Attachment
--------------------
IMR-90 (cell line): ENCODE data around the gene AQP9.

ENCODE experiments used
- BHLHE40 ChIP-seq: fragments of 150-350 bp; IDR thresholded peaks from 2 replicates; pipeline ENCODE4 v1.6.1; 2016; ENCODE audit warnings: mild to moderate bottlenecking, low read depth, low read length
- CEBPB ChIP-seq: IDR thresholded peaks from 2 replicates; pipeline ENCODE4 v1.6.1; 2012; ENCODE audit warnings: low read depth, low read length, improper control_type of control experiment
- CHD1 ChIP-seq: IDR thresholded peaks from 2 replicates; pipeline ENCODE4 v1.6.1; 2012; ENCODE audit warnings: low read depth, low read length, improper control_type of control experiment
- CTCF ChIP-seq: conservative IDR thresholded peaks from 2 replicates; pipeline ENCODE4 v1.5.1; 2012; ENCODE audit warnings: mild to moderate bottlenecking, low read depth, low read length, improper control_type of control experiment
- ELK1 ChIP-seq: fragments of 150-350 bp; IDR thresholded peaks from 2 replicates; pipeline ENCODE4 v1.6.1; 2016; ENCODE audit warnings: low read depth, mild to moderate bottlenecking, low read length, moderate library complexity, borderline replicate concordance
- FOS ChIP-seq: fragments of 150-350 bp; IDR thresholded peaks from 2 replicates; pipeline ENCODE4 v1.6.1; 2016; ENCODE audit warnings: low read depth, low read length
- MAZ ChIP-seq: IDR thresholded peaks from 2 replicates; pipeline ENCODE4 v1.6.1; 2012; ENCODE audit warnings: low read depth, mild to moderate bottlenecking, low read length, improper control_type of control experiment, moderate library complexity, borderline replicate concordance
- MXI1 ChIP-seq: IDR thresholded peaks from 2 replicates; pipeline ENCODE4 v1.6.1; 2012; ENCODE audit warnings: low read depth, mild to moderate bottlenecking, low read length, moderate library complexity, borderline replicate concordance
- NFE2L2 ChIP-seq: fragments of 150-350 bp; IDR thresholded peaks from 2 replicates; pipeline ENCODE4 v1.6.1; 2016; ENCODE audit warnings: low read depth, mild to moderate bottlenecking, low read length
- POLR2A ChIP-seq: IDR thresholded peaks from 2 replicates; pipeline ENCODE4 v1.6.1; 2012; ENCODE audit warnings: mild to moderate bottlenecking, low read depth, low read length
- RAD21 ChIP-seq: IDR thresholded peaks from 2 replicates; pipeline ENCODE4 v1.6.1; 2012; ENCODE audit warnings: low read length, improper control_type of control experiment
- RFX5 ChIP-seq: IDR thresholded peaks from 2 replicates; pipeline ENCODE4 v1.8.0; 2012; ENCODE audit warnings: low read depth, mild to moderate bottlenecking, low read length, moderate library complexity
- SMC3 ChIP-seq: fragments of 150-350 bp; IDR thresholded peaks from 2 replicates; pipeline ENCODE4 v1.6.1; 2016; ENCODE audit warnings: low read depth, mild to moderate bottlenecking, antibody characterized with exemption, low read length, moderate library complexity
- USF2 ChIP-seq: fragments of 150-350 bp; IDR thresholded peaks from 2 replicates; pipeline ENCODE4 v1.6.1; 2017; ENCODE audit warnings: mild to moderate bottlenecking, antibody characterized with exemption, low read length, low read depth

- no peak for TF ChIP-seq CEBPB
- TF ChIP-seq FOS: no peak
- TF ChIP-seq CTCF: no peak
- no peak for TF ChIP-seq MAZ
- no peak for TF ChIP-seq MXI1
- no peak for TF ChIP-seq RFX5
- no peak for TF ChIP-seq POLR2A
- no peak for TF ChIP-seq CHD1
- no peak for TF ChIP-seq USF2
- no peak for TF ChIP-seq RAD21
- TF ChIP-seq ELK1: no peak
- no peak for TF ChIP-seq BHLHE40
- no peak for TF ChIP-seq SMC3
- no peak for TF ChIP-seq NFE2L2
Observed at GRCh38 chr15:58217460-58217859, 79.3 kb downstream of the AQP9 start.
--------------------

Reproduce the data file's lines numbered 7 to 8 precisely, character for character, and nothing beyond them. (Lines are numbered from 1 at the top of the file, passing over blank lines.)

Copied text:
- ELK1 ChIP-seq: fragments of 150-350 bp; IDR thresholded peaks from 2 replicates; pipeline ENCODE4 v1.6.1; 2016; ENCODE audit warnings: low read depth, mild to moderate bottlenecking, low read length, moderate library complexity, borderline replicate concordance
- FOS ChIP-seq: fragments of 150-350 bp; IDR thresholded peaks from 2 replicates; pipeline ENCODE4 v1.6.1; 2016; ENCODE audit warnings: low read depth, low read length